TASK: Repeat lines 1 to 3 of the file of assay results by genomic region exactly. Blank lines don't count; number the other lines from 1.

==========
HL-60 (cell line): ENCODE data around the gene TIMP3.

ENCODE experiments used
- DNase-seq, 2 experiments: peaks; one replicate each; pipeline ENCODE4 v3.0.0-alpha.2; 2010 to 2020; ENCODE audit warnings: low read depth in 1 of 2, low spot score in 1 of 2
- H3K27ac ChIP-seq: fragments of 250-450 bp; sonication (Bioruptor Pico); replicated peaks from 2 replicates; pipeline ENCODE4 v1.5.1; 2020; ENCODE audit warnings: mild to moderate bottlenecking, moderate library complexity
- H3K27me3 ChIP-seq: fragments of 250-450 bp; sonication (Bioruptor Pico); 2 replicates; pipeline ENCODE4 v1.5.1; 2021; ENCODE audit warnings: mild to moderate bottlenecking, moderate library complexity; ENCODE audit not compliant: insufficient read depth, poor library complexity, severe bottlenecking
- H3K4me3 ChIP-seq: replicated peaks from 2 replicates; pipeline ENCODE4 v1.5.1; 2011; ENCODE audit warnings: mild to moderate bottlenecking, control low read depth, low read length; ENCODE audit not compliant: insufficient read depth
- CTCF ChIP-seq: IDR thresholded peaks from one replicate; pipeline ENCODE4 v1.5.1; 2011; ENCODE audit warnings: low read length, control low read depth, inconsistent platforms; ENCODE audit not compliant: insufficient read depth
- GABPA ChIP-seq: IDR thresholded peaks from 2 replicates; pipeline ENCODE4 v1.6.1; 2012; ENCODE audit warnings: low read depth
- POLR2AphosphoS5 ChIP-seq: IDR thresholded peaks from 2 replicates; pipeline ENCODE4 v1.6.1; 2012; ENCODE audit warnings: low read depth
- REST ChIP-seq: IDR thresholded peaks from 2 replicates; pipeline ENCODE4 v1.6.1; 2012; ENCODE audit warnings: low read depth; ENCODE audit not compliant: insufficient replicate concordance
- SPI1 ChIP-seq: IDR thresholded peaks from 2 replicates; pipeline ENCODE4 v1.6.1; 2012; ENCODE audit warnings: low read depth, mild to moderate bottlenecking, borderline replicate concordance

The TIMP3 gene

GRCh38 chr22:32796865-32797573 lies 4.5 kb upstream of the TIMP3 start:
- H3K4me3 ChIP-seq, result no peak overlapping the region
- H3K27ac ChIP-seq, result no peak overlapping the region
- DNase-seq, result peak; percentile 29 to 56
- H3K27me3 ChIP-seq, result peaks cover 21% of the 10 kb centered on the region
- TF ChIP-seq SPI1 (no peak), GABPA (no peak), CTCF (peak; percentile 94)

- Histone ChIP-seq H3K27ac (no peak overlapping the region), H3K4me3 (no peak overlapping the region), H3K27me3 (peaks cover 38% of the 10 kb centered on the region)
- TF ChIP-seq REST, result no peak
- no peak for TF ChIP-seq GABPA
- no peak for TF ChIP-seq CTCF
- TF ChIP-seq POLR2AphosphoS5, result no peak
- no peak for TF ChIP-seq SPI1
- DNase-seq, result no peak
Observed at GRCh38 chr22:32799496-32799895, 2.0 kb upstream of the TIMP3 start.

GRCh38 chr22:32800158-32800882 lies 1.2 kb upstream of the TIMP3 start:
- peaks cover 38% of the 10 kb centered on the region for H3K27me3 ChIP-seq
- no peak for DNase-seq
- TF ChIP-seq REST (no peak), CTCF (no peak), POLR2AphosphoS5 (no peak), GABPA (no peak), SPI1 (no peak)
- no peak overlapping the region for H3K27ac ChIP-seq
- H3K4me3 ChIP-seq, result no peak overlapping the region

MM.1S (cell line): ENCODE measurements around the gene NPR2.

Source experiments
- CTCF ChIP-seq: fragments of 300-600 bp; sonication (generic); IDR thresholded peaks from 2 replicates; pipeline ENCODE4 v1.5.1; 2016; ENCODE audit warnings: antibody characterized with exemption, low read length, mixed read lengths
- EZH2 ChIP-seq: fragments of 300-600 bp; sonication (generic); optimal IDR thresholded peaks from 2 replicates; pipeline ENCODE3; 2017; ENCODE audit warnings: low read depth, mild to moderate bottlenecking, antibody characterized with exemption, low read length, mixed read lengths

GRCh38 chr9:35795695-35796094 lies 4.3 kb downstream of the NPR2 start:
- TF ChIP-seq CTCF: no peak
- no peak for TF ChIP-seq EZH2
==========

HL-60 (cell line): ENCODE data around the gene TIMP3.

ENCODE experiments used
- DNase-seq, 2 experiments: peaks; one replicate each; pipeline ENCODE4 v3.0.0-alpha.2; 2010 to 2020; ENCODE audit warnings: low read depth in 1 of 2, low spot score in 1 of 2